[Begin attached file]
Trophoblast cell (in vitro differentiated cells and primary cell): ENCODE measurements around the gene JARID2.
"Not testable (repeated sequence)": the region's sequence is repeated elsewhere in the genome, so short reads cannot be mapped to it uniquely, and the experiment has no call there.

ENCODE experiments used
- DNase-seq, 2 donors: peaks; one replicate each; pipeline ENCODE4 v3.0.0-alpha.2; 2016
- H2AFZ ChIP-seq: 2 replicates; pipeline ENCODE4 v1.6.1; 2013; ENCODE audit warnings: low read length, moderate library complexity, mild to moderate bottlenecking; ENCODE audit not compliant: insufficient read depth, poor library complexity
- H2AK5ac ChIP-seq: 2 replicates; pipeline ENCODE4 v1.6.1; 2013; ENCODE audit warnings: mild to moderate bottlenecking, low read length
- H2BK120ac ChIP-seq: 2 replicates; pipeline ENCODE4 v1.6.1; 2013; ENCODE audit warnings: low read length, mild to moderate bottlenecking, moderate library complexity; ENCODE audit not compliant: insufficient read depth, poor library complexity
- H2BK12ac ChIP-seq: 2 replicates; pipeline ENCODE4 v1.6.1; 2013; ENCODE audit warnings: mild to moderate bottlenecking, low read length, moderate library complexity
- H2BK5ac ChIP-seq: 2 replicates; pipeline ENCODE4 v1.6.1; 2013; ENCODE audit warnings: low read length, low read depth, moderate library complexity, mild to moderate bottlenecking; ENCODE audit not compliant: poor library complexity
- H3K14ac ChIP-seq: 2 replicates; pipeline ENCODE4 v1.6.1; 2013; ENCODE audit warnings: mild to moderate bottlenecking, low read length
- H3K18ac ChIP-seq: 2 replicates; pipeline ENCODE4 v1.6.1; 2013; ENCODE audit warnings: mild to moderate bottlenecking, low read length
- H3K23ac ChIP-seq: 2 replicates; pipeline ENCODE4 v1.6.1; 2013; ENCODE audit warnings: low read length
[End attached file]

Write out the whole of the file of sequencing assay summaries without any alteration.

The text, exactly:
Trophoblast cell (in vitro differentiated cells and primary cell): ENCODE measurements around the gene JARID2.
"Not testable (repeated sequence)": the region's sequence is repeated elsewhere in the genome, so short reads cannot be mapped to it uniquely, and the experiment has no call there.

ENCODE experiments used
- DNase-seq, 2 donors: peaks; one replicate each; pipeline ENCODE4 v3.0.0-alpha.2; 2016
- H2AFZ ChIP-seq: 2 replicates; pipeline ENCODE4 v1.6.1; 2013; ENCODE audit warnings: low read length, moderate library complexity, mild to moderate bottlenecking; ENCODE audit not compliant: insufficient read depth, poor library complexity
- H2AK5ac ChIP-seq: 2 replicates; pipeline ENCODE4 v1.6.1; 2013; ENCODE audit warnings: mild to moderate bottlenecking, low read length
- H2BK120ac ChIP-seq: 2 replicates; pipeline ENCODE4 v1.6.1; 2013; ENCODE audit warnings: low read length, mild to moderate bottlenecking, moderate library complexity; ENCODE audit not compliant: insufficient read depth, poor library complexity
- H2BK12ac ChIP-seq: 2 replicates; pipeline ENCODE4 v1.6.1; 2013; ENCODE audit warnings: mild to moderate bottlenecking, low read length, moderate library complexity
- H2BK5ac ChIP-seq: 2 replicates; pipeline ENCODE4 v1.6.1; 2013; ENCODE audit warnings: low read length, low read depth, moderate library complexity, mild to moderate bottlenecking; ENCODE audit not compliant: poor library complexity
- H3K14ac ChIP-seq: 2 replicates; pipeline ENCODE4 v1.6.1; 2013; ENCODE audit warnings: mild to moderate bottlenecking, low read length
- H3K18ac ChIP-seq: 2 replicates; pipeline ENCODE4 v1.6.1; 2013; ENCODE audit warnings: mild to moderate bottlenecking, low read length
- H3K23ac ChIP-seq: 2 replicates; pipeline ENCODE4 v1.6.1; 2013; ENCODE audit warnings: low read length